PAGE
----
- Fireworks can result in severe burns, blindness, scars, and even death.
- Fireworks that are often thought to be safe, such as sparklers, can reach temperatures above 1000 degrees Fahrenheit, and can burn users and bystanders.
- Families should attend community fireworks displays run by professionals rather than using fireworks at home.
- The AAP recommends prohibiting public sale of all fireworks, including those by mail or the Internet.
A campfire is a necessary part of camping. It helps light our campsite up at night, boils water and cooks our food. It’s fun to gather around a campfire and tell chilling ghost stories late at night. Unfortunately, it is one of the most dangerous elements of any campsite. Our guide to campfire safety will help you keep the fire in the fire ring and prevent spreading.
- Learn how to safely start a fire. Never use flammable liquids to ignite or keep your fire burning. This means, avoid gasoline, diesel fuel, lighter fluid and other dangerous fuels.
- Only start a campfire in a fire pit or fire ring that is made of solid construction.
- Avoid starting a fire underneath low-hanging branches or shrubbery. Fires can often flame higher then you anticipate.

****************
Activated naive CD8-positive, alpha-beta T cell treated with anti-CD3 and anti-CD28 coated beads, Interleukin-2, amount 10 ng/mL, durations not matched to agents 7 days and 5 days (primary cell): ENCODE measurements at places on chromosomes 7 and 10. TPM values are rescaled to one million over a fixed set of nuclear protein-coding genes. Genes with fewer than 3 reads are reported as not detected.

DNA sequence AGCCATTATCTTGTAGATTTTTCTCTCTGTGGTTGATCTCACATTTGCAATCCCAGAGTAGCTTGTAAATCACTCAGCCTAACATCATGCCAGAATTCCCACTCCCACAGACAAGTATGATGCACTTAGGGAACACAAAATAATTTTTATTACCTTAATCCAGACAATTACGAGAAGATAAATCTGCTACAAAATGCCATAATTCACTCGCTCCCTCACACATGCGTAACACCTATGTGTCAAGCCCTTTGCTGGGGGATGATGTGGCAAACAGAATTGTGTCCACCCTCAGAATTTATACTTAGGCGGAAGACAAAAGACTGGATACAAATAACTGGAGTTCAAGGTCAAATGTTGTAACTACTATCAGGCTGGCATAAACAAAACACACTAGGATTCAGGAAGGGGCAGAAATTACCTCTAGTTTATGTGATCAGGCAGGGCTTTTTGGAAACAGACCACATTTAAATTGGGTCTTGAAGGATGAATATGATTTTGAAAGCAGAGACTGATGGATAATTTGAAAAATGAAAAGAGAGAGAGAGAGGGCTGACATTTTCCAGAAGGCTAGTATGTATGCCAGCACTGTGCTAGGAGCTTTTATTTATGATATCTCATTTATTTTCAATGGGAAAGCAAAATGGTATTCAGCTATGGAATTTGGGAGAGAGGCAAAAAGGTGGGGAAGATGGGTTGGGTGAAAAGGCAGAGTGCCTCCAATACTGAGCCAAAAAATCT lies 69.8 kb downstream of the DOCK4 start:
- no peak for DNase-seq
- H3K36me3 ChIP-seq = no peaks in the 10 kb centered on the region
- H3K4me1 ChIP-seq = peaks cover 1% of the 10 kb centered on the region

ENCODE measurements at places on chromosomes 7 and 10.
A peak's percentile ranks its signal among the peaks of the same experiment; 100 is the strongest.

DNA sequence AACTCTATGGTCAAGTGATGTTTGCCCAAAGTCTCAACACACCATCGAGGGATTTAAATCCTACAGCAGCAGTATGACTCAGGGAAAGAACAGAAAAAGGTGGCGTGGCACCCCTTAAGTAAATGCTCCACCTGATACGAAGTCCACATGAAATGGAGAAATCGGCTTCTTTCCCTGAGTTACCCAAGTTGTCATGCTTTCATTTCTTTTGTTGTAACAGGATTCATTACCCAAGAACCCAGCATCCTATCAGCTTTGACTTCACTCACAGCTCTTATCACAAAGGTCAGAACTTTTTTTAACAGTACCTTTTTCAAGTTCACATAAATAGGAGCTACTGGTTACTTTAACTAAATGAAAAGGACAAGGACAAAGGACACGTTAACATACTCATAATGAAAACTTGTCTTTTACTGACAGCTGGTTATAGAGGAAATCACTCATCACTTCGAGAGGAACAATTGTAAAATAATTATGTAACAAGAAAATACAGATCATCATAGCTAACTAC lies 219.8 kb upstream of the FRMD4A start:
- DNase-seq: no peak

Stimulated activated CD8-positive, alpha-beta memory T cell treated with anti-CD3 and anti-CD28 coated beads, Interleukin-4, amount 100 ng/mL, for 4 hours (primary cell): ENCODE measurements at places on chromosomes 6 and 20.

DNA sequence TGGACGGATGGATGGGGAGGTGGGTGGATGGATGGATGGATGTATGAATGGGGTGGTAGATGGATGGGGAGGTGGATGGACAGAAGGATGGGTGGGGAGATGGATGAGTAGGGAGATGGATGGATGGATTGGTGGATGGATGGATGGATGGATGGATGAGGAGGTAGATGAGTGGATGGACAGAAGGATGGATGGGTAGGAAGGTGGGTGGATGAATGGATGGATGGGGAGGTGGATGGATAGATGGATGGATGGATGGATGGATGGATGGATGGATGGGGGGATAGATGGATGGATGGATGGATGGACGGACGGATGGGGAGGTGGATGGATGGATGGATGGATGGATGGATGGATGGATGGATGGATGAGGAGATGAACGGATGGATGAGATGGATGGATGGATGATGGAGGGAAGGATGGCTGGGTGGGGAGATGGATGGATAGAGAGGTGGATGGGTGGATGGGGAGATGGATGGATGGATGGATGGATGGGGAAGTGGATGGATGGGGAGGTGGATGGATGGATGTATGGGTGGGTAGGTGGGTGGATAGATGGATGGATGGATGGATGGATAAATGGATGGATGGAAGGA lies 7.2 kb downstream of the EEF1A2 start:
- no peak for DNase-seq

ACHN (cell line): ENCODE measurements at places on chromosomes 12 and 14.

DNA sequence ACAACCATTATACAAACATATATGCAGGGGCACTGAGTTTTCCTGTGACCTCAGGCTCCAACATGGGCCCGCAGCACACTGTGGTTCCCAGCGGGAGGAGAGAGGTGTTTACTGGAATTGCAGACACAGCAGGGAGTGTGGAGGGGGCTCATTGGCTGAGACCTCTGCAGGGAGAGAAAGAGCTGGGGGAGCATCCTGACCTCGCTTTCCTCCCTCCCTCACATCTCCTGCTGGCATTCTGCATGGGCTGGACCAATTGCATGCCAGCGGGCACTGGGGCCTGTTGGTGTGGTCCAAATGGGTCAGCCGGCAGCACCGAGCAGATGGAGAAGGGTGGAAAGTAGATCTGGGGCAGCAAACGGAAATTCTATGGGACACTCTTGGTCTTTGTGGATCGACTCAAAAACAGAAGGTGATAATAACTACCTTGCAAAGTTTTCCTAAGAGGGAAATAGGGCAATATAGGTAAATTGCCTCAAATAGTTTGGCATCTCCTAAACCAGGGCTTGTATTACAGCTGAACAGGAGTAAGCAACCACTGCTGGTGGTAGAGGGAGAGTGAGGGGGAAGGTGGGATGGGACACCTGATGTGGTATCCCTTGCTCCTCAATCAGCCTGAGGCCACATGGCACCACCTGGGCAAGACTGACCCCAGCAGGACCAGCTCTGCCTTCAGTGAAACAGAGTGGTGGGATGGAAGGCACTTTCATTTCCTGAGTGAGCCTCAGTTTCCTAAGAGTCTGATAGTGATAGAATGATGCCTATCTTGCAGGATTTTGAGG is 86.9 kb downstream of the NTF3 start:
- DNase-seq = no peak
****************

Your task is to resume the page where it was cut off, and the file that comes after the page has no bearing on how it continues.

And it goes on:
- Don't stack spare firewood too close. If you've recently gathered some, store it upwind so that sparks don't fly into your pile.
- Don't allow children and pets near the campfire and never leave them unsupervised.
- Teach kids how to stop, drop, and roll if their clothing catches fire. Have a fire extinguisher hands for emergencies.
- Keep your fire away from anything flammable, such as dry grass, tents, paper plates and napkins, and camping gear.
- Be aware that hot embers can re-ignite the fire if strong winds are blowing. Shuffle the fire and make sure it's our before retiring.
- Always have on hand things to put out your fire such as water, a shovel, and a fire extinguisher and make sure your fire is completely out before leaving it unattended.
Putting Out Your Campfire:
- Drown the fire with water. Make sure all embers, coals and sticks are wet. Move rocks; there may be burning embers underneath.
- Stir the remains, add more water, and stir again. Be sure all burned material has been extinguished and cooled. If you do not have water, use dirt. Mix enough soil and sand with the embers. Continue adding and stirring until all material is cooled.
- Feel all materials with your bare hand. Make sure that no roots are burning.
- Do not bury your coals-- they can smolder and rekindle. Coals buried on the beach can also be stepped on by someone walking barefoot, causing painful and disabling burns to the soles of the feet.